For the love of Delhi

Lutyen’s Delhi looks beautiful at night. Deserted roads lit with street lights look like deep grey rivers frozen in time. While weekends witness great activity with love-struck couples, change-desperate families and ever-jubilant students swarming the India Gate premises, weekdays are mostly deserted with a handful of dreamers like yours truly ambling around with like minded non-conformers. When it’s well past midnight on a weekday, there’s hardly any soul around to see the wind caressing the green façade surrounding the roads, whispering jokes it heard throughout the day in the political arenas, making the trees shake with laughter and tremble with the horror of what lies ahead. It’s a beauty that’s rare and exquisite.

I was driving in circles on the roads with my long time friend that night when she told me she was leaving for Dubai for good.

“Will you be coming back to visit sometime?” I asked her as calmly as I could.

“I don’t think so”, she said, looking outside the window. Her lustrous black hair was wrapped in a tango with the wind, obstructing her view sometimes. But she seemed oblivious, making no attempt to tame it.

My mind was a blur. Words popped up in no logical sequence but I kept myself from blurting by concentrating on the road ahead. I am a very controlled man. Life has taught me to not wear my heart on my sleeve. Apart from giving easy access to any bumbling bee who wants to kick it around, it serves no fruitful purpose. But this girl was different.

I knew this was coming. It had been on the cards for years now. But I thought we will work it out some way, not knowing how. We being together was the most logical thing. So logical that it never had to be worded between us in all these years. Not until now I guess.

“I am happy for you. When are you leaving then?” I said almost mechanically.

“In a couple of days” she replied.

“I am going to be very lonely here without you. Can’t even imagine”, I said, giving in partly to the aggravating turmoil within.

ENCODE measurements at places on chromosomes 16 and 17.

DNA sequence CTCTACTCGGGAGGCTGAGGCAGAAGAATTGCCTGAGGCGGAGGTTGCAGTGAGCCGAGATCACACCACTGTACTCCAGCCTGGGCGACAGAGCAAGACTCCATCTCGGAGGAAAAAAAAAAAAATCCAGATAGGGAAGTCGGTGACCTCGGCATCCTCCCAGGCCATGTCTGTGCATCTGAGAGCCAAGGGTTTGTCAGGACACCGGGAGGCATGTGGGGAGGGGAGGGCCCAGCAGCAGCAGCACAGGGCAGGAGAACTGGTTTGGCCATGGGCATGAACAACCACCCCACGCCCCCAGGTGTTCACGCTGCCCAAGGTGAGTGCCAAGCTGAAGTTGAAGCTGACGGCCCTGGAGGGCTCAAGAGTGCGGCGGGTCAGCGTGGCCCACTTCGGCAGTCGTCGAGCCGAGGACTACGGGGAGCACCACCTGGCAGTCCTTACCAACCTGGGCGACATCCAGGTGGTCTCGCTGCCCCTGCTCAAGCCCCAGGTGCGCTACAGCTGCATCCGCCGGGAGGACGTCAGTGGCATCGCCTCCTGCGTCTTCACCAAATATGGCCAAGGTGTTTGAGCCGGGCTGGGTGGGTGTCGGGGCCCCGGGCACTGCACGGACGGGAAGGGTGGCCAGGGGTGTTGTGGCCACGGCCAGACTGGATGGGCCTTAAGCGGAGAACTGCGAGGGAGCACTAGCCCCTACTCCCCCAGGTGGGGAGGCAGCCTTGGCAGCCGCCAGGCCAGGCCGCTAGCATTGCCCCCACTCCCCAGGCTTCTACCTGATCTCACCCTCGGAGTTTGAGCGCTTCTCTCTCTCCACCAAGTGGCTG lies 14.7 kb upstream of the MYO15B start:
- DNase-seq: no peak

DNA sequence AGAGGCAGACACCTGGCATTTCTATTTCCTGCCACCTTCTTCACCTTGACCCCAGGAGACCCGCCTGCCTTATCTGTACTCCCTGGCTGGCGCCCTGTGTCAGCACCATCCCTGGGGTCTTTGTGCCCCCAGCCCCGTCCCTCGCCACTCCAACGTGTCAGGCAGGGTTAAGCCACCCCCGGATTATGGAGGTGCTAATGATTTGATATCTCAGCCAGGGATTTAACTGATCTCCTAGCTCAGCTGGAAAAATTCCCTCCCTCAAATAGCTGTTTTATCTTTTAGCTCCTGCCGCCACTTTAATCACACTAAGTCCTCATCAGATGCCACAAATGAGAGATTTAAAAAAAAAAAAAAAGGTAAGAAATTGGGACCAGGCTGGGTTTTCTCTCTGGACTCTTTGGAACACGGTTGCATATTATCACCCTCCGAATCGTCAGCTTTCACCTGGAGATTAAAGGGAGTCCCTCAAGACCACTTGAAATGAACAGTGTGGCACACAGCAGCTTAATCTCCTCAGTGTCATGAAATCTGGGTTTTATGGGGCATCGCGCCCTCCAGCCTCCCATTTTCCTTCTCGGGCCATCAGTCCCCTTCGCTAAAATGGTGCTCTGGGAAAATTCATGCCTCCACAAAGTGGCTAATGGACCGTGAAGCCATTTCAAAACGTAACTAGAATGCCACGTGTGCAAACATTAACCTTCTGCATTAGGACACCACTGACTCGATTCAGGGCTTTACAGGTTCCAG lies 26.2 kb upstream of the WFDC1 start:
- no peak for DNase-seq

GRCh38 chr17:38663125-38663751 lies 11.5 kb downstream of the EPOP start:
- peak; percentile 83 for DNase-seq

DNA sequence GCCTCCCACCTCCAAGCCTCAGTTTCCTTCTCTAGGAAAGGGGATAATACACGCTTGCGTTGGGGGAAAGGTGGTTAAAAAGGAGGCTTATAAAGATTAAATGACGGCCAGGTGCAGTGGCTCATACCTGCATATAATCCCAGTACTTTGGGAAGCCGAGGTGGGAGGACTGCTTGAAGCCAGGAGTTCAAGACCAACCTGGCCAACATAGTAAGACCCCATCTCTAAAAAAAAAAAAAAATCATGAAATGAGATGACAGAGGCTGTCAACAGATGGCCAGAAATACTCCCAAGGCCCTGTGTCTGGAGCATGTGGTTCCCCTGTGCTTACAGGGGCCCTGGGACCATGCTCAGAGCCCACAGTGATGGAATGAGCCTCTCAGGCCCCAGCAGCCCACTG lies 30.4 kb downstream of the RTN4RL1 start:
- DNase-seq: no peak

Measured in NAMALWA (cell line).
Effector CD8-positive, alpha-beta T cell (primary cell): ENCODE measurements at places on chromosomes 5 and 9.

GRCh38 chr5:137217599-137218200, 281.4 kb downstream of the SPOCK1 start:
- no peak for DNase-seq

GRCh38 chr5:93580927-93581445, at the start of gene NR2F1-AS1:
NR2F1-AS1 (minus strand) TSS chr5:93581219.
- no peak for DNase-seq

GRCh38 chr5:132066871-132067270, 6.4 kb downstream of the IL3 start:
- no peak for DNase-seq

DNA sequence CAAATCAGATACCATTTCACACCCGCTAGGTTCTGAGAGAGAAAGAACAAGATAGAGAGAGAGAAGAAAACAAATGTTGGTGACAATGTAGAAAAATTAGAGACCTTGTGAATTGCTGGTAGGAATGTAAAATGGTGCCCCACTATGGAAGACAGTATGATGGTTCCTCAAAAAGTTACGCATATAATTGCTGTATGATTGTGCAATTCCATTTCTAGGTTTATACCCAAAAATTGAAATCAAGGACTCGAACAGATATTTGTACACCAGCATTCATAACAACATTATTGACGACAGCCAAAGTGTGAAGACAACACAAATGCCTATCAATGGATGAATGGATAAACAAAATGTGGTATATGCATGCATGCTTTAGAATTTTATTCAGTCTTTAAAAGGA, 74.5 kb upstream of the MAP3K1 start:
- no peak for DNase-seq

She kept looking out without replying.

We drove around and stopped at our regular paratha joint, made our regular order of paratha and chai. I was quiet all this while, so was she. Words were never needed between us, but I wanted to say something, anything, to keep her from going home tonight and to Dubai eventually. It was way out of my character to make an effort, especially because my efforts had left me hurt and vulnerable before. She knew all about it, she was the one who used to listen to the sagas of my heartaches and heartburns later, at this very place, on these very roads.

Heartless and cold, time flies by when you want to sleep in its vicissitudes. I drove her to her home of 2 more days, silent despite my sinking heart.

“Will we catch up again before you leave?” I asked as she got out of the car.

“Not sure. I have a lot of errands to do before I leave”.

“Is there anything I can do to keep you from going?” I asked finally.

She caressed my face, a hint of mist in her eyes. “You have kept me long enough already”.

And that was the end of a story that could have been. I traverse around the same roads even now. They are beautiful like before, deserted and dreamy. But when the breeze brushes my hair and strokes the back of my neck, I have to admit, my mind races to the glitzy skylines of Dubai. Maybe I should visit her sometime. That would be way out of my character again, but some things are worth losing yourself.


I leave you with a not-so-famous, but lovely hindi song.